For all the talk of “triumphalist” Orthodoxy, the Agudah (and everyone else) has been remarkably muted about what transpired across America a few weeks ago. The Siyum HaShas was greeted with enthusiasm, to be certain, but we have not heard it trumpeted as an unparalleled achievement in American Jewish life — though it surely was.
For the past fifteen years or so, the Jewish community has been studying and writing about a phenomenon called the “Continuity Crisis.” Because Jewish affiliation is down and intermarriage is up, the overall Jewish population of the United States is in rapid decline. Between 1990 and 2000, the Jewish population declined from 5.5 to 5.2 million, despite an influx of several hundred thousand immigrants from the countries of the former Soviet Union and elsewhere. In just one decade, over half a million Jews went missing. Unless this trend is reversed, the implications for the Jewish future are both obvious and bleak.
Along comes the Siyum HaShas (Completion Celebration) of Daf Yomi, the program of daily study of a single folio of Talmud. In 1990, there were about 35,000 attendees at Madison Square Garden. In 1997, there were 50,000 across the country (and via satellite from as far away as Melbourne). In 2005, the number approached at least 100,000, possibly as many as 120,000.
Some of this expansion is because the Agudah brought the event to more locations. Some is because people told their friends how great the last one was. But some, without question, is because there were more people — many more people — learning Daf Yomi in 2005 than in 1997.
So here we have a program that is not merely holding its own, but expanding — and showing no sign of slowing down. Does anyone doubt that, barring a truly unusual event (like the coming of the Messiah), the next Siyum will be larger — and probably much larger — than the one just held? Want to know how to solve the Continuity Crisis? Start a Daf Yomi class.
The Agudah could be crowing. After all, it was at the First World Congress of Agudath Israel that Daf Yomi got its start, in Vienna in 1923. And it was Agudath Israel of America that arranged the nationwide Siyum. They proved the naysayers wrong — traditional Judaism isn’t merely surviving, but blossoming. And while everyone else is worrying about continuity, the Agudah is worrying where to fit everyone the next time around — even if New York doesn’t get the 2012 Olympics (and kol shekeyn, all the more so, if it does).
But you didn’t hear a word of this sort of talk. For the New Yorkers, I heard that the ultimate highlight was simply experiencing 30,000 other people answering Kaddish and Kedushah. The speeches themselves were inspirational as well, as I (and many others) wrote at the time. The theme of the evening was inspiration — as in, inspiring more people to learn more the next time around.
The speakers barely mentioned Agudath Israel (if at all), and instead gave all the credit to the individuals who completed the cycle. They were right, of course — while it may have been (and was) a lot of work arranging a big event like this, the real effort was put in by those who learned “the Daf” every day.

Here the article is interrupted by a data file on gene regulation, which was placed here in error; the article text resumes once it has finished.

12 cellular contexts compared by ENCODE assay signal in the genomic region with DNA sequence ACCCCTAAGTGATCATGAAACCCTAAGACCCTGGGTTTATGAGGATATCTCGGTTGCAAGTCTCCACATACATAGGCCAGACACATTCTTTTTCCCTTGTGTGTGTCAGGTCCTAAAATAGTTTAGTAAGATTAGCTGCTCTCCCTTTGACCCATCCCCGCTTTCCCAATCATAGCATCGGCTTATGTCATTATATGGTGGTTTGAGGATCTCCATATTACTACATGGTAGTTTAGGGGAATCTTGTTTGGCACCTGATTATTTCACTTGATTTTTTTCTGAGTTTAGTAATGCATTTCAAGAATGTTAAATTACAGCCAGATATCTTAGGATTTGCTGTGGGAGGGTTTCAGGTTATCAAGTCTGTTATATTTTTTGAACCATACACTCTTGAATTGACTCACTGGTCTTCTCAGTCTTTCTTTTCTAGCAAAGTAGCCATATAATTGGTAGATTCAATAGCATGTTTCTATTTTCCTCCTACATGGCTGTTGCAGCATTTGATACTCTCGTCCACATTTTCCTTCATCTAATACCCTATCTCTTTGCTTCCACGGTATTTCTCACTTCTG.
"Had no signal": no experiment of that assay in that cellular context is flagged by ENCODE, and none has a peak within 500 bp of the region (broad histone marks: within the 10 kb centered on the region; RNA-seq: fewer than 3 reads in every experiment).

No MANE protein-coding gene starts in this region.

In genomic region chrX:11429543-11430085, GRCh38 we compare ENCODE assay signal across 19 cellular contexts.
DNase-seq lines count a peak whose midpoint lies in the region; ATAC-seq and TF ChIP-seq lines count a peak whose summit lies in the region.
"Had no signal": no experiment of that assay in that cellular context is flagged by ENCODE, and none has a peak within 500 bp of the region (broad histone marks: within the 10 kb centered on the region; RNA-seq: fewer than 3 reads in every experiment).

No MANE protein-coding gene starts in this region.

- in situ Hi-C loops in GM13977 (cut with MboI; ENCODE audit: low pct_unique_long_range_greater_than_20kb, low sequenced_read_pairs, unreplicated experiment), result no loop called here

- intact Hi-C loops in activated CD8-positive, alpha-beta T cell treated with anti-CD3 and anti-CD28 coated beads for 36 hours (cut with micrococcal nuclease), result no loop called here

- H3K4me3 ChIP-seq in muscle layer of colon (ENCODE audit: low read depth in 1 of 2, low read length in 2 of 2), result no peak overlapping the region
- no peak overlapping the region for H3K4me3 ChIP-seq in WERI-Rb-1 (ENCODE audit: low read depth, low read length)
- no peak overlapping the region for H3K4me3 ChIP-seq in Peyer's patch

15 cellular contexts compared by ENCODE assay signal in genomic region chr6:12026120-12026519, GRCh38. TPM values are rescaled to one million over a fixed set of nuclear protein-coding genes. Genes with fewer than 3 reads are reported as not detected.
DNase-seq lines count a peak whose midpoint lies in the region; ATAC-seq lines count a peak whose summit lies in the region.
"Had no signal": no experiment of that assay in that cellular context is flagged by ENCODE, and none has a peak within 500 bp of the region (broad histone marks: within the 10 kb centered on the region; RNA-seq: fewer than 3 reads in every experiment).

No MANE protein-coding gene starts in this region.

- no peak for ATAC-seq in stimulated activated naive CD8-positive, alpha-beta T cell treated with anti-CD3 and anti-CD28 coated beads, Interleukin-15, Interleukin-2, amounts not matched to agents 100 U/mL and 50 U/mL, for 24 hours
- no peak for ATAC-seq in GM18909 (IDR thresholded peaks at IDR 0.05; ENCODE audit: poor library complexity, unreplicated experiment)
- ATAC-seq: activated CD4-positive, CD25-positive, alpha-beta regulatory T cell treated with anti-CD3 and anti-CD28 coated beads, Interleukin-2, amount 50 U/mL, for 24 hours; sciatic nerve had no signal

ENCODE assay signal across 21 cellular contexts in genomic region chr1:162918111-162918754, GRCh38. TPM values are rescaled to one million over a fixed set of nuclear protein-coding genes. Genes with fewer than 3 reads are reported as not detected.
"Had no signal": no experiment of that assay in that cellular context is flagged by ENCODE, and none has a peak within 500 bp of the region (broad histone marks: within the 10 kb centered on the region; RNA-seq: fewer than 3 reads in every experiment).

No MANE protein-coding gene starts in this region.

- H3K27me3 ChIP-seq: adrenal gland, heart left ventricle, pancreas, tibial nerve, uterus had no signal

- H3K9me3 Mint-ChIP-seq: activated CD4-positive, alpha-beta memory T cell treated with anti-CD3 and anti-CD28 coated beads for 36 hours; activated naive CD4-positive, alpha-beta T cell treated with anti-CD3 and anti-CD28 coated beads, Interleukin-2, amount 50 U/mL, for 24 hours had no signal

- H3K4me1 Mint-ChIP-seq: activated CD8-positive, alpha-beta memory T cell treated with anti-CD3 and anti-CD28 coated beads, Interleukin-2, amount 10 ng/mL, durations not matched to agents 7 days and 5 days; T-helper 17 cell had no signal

The result of this choice of emphasis is further growth. There are more people learning Daf Yomi at the end of March than there were at the end of February. Some of this is because, of course, people want to start at the beginning. And some of that, undoubtedly, is thanks to the inspirational night of March 1.
Some have criticized the Daf, because — they argue — many attendees would get more value out of a program in chapters of the Bible, Mishnah, or a slower-moving Talmud study class. While that might be a reasonable claim, Daf Yomi is self-directed. There are many other classes available — but students of the Daf recognize the value of both the daily schedule and phenomenal, yet attainable, goal of having at least seen every page of the Talmud. If they thought they would get more benefit out of a different class, they would go to a different class.
Students of the Daf learned (on March 6) that igra d’pirka, rihita — as Rashi explains: “the main reward for those who rush to hear a drasha from a Sage is the reward for rushing itself, since most of those going don’t understand enough to follow the lecture and repeat the words of their teacher afterwards, so that they would get reward for the study.” By contrast, those who attend Daf Yomi classes are certainly understanding a good part of what they hear, and Artscroll has made it easier to follow along. The attendees are not merely rushing to sit there, but rushing to learn. You don’t need to be an advanced scholar, you just need to be dedicated. And no one should minimize either the effort, or the accomplishment, of each person who demonstrates this dedication to Jewish learning, day in and day out.
What Daf Yomi produces is not merely dedicated Jews, but informed teachers and laypeople.
The Jewish Federations have spent millions studying the Continuity Crisis. Daf Yomi is busy solving it.